Education and global knowledge transfer improve neurological care worldwide

XXIII WCN 2017, Kyoto, Japan, 16-21 September 2017

More than 8,000 experts are gathered at the XXIII World Congress of Neurology in Kyoto from 16 to 21 September. The event not only includes an extensive education and training programme – ongoing education activities that aim to boost standards globally were furthermore presented

Kyoto, September 2017 – “When it comes to receiving the best possible treatment, the deciding factor cannot be depending on where a patient is born or settled.” This is a central message from the Secretary General of the World Federation of Neurology (WFN), Prof Wolfgang Grisold at the XXIII World Congress of Neurology in Kyoto. “One of the WFN’s most important goals is to help by bringing about improved neurological care worldwide.” For a number of years, a key part of this initiative has been an extensive education and training programme that aims to ensure knowledge transfer across national borders. 

Low income countries are the focus and principle target group for these activities. “Sadly there are still plenty of regions that lack the funds for even rudimentary care. In many developing countries, patients still do not have access to neurological expertise, diagnostic modalities, and treatments,” says Prof Steven Lewis, Chair of the WFN Education Committee. Experts estimate that at least 250 million people in developing countries suffer from neurological conditions. Around 80 percent of incidents of stroke affect people in low- and middle-income countries.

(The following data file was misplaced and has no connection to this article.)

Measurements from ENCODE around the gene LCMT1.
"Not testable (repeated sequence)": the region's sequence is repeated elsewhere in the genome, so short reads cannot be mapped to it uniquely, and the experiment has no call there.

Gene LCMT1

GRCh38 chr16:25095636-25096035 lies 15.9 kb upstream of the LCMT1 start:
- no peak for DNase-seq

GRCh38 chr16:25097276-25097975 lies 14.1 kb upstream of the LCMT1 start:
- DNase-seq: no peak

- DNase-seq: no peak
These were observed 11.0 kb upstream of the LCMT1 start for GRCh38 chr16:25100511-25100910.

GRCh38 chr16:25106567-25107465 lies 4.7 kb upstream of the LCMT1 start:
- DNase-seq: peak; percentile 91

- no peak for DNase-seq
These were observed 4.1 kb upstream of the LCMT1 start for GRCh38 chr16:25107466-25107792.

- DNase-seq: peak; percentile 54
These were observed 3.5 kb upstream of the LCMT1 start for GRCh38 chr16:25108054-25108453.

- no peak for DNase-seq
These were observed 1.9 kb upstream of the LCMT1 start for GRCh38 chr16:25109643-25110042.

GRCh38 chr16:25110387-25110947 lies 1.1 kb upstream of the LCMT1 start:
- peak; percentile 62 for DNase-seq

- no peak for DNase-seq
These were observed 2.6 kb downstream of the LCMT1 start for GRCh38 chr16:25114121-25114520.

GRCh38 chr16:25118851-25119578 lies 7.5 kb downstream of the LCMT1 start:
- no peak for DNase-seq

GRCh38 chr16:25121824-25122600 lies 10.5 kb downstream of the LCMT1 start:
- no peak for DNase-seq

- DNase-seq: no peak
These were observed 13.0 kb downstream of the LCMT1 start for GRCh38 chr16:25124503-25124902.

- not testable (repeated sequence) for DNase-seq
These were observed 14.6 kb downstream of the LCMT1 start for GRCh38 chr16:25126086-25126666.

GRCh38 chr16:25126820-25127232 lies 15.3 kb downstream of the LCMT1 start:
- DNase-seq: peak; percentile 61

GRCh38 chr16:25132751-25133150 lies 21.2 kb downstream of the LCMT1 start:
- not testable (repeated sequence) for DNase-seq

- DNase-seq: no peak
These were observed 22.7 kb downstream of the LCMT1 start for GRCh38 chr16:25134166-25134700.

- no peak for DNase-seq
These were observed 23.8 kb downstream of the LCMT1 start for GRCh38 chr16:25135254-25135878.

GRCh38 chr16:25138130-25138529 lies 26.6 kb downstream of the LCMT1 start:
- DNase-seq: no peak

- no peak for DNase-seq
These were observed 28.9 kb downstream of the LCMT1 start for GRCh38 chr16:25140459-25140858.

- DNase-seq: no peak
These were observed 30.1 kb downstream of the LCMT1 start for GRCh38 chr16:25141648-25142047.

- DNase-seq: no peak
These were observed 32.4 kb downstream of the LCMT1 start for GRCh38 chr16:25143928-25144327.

This is exacerbated by care structures that are unimaginable compared with Western standards: while industrialised countries have at least three neurologists per 100,000 inhabitants, in low income regions this figure drops to just 0.03. In many African countries, the situation is even more dire. Studies show that in 23 countries on that continent there is only one neurologist for every five million people. 

Other focuses include ensuring that the numerous – and often rapid – developments can spread as quickly as possible worldwide. “Keeping up with all the latest developments is a vital part of ensuring access to the highest standards of care for patients all over the world,” Prof Grisold notes. The WFN supports this goal by, among other endeavours, assisting in the distribution of key literature on neurology to a worldwide readership. 

To promote the international exchange of knowledge and experience, the WFN has also set up WFN regional teaching centres to support training at the local level, for example in Africa and South America. These WFN teaching centres should provide local high quality training and also empower the regions.

Department visit programmes for doctors from developing countries to neurology clinics in Germany, Turkey, Italy, Mexico, Norway, Canada or Austria provide insights into standards and treatment regimes in these countries. “These are important catalysts for healthcare provision in less privileged parts of the world,” Prof Grisold explains. 

The WFN Education Committee also has a number of major projects in the planning and development phases: According to Prof Lewis, another of the organisation’s goals is to develop a global neurology training curriculum to assist in improving standards of neurological training worldwide.

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